By now most of us are familiar with the Arduino platform. In the world of microcontrollers this is a cheap and fairly simple way. For many projects, there is no need to go beyond the general control of the microcontroller unless you want to know more about its internal functions. [Cristiano] He was keen to expand some of his knowledge, so he decided to make this electronic dice using a PIC microcontroller instead of the Arduino platform with which he was more familiar.
As a result, the project is set up as a way to further dive into the world of microcontrollers that do not have the same hand-holding setup as Arduino. To take care of the need for a random number for dice, PIC’s random number generator is used but a random number of seeds is added from an internal timer. The timer starts when a mercury tilt switch signals the device that it has rotated and after a few counts a single digit number appears on a seven-segment display.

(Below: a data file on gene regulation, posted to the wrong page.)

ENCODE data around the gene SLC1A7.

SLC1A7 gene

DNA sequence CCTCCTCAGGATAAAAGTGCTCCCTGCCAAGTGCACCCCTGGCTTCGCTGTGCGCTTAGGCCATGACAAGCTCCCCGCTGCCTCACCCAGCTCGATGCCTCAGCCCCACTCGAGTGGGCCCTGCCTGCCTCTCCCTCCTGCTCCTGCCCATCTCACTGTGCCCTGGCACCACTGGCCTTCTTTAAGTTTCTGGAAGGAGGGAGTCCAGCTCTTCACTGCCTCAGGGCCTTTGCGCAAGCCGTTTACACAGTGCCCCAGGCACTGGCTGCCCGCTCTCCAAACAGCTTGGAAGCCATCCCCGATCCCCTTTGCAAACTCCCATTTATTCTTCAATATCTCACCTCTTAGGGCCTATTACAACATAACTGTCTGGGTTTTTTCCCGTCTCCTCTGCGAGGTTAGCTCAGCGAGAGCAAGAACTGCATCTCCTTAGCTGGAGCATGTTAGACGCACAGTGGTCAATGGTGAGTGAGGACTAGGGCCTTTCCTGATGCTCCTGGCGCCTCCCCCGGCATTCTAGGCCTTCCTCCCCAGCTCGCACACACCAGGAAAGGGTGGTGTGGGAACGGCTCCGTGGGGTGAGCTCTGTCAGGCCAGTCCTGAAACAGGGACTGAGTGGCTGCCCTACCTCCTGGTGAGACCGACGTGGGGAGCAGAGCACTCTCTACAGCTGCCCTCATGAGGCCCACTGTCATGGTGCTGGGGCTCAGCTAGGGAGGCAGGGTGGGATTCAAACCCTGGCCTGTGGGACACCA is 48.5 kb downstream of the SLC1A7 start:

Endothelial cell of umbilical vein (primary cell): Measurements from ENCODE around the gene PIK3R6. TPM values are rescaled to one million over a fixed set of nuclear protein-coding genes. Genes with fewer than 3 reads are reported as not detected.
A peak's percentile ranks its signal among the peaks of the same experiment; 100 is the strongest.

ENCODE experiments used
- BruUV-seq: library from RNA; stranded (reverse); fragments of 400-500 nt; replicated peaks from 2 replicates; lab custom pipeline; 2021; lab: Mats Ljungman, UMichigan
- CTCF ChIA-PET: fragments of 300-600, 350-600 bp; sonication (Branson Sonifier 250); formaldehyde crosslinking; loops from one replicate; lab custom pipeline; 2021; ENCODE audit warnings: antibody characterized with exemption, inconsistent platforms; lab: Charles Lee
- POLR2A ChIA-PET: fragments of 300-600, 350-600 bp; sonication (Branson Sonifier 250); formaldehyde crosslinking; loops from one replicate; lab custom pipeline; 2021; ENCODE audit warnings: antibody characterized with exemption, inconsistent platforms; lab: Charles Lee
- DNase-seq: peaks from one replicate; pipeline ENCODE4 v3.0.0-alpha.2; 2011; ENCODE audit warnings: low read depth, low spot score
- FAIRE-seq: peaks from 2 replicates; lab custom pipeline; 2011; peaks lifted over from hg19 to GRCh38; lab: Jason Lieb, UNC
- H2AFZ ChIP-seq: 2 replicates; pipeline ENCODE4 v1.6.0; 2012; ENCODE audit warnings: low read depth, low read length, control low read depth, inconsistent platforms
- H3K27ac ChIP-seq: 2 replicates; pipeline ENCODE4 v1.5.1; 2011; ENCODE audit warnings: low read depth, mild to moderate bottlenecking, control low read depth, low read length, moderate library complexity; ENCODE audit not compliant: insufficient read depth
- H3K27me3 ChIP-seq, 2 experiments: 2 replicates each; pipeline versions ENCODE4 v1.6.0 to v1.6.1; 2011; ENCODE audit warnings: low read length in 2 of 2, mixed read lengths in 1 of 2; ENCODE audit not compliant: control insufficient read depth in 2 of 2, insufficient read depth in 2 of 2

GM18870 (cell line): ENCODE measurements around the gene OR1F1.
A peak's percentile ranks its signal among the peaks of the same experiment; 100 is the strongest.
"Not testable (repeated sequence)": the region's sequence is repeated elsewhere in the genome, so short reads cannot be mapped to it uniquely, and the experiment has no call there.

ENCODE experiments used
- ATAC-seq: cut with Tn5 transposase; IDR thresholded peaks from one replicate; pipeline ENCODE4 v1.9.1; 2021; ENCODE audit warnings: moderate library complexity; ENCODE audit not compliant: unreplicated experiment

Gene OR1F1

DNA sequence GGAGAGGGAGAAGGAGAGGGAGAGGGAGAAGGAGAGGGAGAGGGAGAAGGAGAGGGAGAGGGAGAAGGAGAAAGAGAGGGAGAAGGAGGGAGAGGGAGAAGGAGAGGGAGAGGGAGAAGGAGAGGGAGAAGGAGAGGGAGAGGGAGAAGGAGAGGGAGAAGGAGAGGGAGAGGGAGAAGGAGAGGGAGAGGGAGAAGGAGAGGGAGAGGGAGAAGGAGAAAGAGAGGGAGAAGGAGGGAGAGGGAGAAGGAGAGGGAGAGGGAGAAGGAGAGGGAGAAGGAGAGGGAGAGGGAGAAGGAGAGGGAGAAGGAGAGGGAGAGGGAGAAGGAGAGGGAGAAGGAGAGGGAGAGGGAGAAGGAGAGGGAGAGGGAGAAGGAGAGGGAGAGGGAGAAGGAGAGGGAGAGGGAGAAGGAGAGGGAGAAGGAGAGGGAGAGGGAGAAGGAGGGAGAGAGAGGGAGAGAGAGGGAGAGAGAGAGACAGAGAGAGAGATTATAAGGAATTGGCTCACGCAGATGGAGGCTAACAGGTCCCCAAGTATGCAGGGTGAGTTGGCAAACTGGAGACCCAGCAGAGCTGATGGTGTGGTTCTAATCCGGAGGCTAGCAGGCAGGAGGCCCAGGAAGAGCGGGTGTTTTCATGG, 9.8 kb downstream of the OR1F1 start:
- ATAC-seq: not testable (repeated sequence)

While this may seem simple on the surface, the project comes with an in-depth guide to programming the PIC family of microcontrollers, and has a polish that is not commonly seen in newer projects, including the use of mercury tilt switches that give it a reversal. Conduct. For some more tips on how to create such projects, see this guide on how to create power supplies for your projects.